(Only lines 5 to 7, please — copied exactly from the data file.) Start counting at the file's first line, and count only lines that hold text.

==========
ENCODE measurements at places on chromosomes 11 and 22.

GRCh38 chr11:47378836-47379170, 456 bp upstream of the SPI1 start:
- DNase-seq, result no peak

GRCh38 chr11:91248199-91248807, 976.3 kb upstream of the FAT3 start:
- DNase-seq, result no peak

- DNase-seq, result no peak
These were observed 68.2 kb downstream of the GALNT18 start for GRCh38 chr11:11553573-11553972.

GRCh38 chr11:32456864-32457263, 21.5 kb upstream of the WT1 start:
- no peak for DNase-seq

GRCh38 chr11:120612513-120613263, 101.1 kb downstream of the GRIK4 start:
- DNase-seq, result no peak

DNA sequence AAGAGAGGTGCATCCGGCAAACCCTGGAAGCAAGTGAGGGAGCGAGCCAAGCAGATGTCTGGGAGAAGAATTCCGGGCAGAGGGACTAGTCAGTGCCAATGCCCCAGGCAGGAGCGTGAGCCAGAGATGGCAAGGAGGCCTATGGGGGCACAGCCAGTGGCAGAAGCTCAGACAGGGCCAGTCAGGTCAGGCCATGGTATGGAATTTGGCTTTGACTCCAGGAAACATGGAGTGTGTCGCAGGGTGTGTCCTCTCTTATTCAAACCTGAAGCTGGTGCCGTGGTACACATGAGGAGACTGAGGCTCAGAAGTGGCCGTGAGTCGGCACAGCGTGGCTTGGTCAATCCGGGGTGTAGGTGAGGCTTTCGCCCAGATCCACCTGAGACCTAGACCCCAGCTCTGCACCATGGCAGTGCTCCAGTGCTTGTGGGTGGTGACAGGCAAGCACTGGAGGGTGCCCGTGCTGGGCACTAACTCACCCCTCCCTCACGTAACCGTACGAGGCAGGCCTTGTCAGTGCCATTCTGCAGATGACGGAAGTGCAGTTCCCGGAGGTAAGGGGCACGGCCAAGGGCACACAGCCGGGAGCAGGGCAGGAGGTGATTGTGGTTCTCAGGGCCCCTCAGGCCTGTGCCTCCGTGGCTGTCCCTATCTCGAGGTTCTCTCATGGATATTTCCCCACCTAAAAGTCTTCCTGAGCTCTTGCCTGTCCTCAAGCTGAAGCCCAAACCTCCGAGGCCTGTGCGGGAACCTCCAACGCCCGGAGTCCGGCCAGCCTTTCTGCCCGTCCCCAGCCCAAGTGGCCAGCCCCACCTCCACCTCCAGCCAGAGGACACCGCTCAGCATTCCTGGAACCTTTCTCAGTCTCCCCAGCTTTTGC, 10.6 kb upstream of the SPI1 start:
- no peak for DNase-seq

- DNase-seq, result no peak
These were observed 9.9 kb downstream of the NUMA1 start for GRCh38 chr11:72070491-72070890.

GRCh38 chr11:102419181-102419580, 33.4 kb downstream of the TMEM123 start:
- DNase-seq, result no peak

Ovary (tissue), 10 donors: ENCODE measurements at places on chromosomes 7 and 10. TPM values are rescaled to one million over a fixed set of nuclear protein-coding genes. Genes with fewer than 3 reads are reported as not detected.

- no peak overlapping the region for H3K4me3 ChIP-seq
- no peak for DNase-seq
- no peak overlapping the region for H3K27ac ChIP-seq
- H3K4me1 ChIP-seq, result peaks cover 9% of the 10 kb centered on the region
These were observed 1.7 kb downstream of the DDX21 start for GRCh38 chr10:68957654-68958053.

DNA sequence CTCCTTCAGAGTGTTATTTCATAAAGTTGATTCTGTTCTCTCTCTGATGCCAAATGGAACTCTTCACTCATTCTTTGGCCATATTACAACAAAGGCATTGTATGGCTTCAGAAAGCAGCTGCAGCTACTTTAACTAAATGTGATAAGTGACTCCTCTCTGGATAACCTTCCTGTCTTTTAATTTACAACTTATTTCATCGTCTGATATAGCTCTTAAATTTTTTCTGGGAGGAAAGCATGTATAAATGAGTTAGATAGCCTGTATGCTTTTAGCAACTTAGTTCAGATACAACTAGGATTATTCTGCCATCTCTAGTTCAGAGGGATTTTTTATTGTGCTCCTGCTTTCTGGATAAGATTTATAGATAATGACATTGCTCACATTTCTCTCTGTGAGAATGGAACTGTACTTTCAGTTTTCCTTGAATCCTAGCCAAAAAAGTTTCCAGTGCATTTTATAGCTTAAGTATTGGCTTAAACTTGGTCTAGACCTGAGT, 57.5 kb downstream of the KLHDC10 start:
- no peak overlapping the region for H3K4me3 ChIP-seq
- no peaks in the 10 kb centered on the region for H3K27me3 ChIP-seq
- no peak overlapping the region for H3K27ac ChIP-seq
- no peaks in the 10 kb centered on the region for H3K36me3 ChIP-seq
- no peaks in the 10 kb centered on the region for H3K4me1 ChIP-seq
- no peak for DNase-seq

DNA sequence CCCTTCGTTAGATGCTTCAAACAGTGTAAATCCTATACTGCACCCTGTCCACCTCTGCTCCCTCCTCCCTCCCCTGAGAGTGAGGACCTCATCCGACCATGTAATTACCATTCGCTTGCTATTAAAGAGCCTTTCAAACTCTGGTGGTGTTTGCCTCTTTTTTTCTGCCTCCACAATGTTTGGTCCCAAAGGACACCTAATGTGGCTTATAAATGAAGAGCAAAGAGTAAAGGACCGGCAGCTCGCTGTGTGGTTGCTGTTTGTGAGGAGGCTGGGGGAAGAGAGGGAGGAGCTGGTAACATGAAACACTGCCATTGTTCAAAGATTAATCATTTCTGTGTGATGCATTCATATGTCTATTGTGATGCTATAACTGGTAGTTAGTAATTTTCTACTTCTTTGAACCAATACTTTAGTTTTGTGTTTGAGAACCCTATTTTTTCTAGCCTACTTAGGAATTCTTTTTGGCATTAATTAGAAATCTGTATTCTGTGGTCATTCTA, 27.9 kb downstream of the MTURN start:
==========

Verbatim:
- DNase-seq, result no peak

- DNase-seq, result no peak
These were observed 68.2 kb downstream of the GALNT18 start for GRCh38 chr11:11553573-11553972.